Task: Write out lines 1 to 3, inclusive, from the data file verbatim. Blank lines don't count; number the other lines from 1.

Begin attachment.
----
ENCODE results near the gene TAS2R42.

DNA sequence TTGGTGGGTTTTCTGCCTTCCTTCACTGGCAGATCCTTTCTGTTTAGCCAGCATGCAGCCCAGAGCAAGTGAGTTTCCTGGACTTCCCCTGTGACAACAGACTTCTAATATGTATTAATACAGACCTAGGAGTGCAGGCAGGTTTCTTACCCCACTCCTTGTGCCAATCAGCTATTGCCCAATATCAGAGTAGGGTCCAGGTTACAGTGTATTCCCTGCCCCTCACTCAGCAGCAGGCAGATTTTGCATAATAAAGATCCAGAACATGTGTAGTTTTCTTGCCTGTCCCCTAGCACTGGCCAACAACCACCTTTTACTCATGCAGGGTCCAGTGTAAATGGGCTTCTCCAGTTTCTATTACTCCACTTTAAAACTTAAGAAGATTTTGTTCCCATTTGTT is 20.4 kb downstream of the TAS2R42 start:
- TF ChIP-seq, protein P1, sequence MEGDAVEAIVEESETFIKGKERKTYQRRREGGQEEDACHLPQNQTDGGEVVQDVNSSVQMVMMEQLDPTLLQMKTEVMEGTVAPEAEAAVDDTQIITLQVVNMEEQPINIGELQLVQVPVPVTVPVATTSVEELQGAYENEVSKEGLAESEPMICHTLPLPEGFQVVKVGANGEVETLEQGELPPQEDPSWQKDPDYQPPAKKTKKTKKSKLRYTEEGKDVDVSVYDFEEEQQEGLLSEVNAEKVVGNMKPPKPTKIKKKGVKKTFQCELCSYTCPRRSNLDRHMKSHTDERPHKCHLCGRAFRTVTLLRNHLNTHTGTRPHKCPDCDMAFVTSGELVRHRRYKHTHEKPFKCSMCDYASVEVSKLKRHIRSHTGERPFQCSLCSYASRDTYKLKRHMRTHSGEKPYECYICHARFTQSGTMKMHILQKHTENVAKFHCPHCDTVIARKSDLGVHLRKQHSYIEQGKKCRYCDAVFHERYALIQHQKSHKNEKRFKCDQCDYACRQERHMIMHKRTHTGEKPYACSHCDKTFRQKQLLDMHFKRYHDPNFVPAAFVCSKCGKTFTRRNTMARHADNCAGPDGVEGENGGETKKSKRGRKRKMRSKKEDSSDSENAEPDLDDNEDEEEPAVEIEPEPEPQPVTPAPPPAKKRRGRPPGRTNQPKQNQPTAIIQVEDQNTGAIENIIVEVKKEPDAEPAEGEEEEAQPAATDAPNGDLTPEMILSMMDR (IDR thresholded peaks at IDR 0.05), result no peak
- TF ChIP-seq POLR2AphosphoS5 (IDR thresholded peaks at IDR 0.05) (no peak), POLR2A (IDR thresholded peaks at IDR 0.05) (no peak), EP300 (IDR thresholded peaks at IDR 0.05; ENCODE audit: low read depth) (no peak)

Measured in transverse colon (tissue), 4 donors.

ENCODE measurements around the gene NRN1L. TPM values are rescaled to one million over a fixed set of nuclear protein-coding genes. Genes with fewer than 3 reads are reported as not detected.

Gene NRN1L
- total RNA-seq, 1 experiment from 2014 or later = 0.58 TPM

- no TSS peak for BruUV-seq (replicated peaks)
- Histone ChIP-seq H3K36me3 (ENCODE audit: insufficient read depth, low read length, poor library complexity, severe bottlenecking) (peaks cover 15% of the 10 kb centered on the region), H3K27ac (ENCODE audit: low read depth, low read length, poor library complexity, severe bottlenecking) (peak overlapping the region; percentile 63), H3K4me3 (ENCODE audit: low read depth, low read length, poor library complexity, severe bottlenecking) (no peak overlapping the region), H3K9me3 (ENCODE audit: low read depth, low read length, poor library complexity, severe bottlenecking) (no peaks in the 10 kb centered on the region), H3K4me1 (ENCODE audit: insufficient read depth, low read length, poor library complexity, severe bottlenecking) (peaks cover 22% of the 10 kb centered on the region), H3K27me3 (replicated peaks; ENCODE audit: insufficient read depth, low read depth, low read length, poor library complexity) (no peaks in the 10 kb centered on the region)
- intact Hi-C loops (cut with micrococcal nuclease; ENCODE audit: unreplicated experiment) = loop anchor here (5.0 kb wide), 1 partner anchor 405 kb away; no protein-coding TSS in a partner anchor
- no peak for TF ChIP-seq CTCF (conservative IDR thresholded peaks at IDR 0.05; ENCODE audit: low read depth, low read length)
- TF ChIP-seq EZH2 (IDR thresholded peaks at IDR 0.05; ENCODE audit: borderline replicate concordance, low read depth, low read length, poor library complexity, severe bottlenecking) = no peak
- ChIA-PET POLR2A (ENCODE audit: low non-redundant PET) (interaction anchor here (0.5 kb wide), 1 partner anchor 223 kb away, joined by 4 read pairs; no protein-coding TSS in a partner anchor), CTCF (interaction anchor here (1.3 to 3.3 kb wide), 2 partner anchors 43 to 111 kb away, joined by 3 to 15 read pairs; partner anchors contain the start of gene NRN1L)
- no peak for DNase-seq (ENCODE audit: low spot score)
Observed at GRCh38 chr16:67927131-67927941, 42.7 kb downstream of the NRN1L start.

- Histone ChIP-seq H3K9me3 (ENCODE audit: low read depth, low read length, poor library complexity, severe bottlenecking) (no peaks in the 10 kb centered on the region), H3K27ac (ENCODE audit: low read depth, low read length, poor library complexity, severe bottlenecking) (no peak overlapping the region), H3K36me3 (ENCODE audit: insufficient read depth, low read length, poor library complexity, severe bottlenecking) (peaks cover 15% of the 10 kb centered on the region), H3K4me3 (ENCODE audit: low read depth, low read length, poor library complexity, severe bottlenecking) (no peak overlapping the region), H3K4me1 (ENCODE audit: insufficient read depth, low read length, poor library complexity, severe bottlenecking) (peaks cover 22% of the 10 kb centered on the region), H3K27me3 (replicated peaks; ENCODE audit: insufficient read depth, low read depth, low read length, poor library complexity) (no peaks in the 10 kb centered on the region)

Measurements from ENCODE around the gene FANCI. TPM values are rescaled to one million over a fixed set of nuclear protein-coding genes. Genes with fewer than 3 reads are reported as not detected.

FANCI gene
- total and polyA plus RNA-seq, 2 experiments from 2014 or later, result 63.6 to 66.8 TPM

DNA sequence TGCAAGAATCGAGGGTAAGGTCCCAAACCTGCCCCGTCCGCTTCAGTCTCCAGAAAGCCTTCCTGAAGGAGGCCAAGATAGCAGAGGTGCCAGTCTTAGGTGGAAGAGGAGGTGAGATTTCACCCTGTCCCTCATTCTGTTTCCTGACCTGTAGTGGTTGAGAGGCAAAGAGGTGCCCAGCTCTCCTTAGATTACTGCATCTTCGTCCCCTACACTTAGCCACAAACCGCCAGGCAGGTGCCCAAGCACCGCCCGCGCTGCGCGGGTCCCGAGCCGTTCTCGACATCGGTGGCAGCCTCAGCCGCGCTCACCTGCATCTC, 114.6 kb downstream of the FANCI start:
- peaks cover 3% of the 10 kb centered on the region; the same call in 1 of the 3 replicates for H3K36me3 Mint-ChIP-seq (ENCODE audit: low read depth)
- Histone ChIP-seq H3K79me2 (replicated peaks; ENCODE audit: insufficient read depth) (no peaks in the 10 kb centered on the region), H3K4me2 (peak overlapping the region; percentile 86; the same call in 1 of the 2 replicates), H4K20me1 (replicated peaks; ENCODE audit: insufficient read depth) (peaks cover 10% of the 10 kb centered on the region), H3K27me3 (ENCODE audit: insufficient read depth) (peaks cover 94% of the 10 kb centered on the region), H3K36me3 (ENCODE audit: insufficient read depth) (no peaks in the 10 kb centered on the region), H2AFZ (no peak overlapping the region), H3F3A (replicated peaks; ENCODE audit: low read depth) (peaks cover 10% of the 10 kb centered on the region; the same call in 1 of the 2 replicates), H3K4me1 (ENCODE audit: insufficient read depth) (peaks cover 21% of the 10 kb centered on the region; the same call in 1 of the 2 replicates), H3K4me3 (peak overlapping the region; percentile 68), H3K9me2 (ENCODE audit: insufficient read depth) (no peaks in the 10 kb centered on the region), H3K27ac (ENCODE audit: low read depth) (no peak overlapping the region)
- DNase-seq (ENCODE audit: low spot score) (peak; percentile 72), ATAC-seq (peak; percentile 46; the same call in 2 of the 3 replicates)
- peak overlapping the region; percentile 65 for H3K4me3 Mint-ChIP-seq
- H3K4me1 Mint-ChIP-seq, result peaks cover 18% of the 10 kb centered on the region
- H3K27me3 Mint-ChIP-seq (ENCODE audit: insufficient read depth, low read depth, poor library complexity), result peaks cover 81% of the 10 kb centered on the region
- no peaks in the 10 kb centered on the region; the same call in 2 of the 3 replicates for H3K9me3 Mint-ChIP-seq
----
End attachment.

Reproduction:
ENCODE results near the gene TAS2R42.

DNA sequence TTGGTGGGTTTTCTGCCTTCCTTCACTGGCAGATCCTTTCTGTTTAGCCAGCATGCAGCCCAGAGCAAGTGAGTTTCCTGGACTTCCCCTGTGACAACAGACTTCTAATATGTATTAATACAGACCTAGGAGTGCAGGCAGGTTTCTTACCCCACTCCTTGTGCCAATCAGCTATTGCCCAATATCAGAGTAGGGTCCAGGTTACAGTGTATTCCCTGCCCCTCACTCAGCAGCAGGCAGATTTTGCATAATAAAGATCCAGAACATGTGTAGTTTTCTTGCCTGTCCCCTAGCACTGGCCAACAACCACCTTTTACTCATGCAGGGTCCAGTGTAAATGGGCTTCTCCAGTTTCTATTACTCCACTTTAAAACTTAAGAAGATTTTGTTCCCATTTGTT is 20.4 kb downstream of the TAS2R42 start:
- TF ChIP-seq, protein P1, sequence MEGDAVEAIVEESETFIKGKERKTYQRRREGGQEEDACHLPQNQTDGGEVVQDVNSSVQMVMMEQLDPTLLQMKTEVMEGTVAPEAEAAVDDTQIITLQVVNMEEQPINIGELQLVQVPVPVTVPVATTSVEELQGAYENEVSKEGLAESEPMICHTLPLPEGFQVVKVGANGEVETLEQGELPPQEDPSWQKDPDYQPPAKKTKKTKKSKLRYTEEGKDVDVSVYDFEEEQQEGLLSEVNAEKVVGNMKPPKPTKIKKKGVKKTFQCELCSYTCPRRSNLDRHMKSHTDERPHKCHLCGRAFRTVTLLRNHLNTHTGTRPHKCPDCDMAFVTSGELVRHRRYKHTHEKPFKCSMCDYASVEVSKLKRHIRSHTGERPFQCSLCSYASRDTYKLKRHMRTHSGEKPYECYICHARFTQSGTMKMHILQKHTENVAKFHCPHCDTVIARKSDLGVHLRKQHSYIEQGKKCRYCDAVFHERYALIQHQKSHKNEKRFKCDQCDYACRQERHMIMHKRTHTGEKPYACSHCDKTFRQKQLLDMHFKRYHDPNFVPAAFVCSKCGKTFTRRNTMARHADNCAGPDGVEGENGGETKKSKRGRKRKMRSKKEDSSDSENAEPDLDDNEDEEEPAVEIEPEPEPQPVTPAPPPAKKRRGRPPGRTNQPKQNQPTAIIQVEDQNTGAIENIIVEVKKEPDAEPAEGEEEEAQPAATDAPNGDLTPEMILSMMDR (IDR thresholded peaks at IDR 0.05), result no peak